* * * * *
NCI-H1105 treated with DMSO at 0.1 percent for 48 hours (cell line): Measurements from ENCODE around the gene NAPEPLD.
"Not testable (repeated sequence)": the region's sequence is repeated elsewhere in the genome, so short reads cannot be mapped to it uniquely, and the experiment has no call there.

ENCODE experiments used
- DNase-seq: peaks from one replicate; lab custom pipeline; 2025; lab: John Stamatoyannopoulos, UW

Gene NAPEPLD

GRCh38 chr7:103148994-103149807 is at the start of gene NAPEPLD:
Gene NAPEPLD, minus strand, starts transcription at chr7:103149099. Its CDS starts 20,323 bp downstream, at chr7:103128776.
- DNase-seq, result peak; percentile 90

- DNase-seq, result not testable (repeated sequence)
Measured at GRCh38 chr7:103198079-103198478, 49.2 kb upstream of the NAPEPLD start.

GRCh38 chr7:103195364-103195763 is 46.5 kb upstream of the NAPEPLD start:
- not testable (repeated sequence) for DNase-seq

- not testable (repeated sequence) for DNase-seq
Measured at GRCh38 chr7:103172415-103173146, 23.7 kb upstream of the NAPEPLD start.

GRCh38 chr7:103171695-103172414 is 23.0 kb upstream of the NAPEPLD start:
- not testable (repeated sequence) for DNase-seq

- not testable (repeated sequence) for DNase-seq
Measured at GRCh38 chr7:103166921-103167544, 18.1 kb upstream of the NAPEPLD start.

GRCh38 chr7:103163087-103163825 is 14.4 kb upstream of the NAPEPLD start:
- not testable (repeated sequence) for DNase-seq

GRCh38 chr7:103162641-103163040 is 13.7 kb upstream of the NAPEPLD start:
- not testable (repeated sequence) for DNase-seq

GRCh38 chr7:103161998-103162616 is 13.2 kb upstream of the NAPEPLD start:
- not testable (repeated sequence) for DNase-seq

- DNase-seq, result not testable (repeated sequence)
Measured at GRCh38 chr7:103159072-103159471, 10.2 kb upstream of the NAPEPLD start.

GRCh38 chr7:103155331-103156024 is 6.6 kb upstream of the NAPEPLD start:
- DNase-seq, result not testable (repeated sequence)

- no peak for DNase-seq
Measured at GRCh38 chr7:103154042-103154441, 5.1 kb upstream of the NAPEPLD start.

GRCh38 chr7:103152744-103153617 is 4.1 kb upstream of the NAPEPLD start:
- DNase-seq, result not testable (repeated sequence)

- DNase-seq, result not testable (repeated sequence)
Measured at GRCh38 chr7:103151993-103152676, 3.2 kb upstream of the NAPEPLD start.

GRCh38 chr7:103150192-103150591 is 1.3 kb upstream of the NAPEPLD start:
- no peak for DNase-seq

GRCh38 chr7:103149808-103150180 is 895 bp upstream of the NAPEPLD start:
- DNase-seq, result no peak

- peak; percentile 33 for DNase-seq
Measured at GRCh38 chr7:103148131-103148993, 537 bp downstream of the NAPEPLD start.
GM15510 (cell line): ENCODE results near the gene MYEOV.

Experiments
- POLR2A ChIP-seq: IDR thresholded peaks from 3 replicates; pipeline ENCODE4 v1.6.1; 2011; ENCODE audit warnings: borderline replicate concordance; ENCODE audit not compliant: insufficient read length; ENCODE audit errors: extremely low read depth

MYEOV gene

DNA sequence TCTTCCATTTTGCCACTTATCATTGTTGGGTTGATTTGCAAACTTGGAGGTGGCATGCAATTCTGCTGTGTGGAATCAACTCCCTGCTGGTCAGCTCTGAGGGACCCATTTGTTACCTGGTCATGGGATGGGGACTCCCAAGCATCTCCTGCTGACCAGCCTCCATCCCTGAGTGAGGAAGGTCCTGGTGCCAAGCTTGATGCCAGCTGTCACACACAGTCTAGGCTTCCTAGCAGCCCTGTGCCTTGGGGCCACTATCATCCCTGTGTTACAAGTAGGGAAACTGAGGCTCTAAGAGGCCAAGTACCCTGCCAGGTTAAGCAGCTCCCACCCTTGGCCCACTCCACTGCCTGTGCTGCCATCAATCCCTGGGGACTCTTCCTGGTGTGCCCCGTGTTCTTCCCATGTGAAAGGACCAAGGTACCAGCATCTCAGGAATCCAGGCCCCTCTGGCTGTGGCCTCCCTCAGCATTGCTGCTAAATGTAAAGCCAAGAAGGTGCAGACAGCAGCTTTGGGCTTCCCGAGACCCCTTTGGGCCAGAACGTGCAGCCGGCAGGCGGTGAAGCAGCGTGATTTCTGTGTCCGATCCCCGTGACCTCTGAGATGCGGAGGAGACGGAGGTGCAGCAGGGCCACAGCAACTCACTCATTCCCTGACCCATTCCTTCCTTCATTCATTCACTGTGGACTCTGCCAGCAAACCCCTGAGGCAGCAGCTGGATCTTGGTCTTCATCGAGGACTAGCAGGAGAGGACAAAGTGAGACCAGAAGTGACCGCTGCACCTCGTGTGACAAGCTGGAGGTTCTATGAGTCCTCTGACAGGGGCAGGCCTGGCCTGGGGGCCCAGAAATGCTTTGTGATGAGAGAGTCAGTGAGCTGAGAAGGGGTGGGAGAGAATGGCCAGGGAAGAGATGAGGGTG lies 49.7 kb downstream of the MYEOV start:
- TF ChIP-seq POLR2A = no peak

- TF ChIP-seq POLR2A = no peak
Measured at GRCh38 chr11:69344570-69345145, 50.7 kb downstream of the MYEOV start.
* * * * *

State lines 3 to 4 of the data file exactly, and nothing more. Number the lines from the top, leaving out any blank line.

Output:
ENCODE experiments used
- DNase-seq: peaks from one replicate; lab custom pipeline; 2025; lab: John Stamatoyannopoulos, UW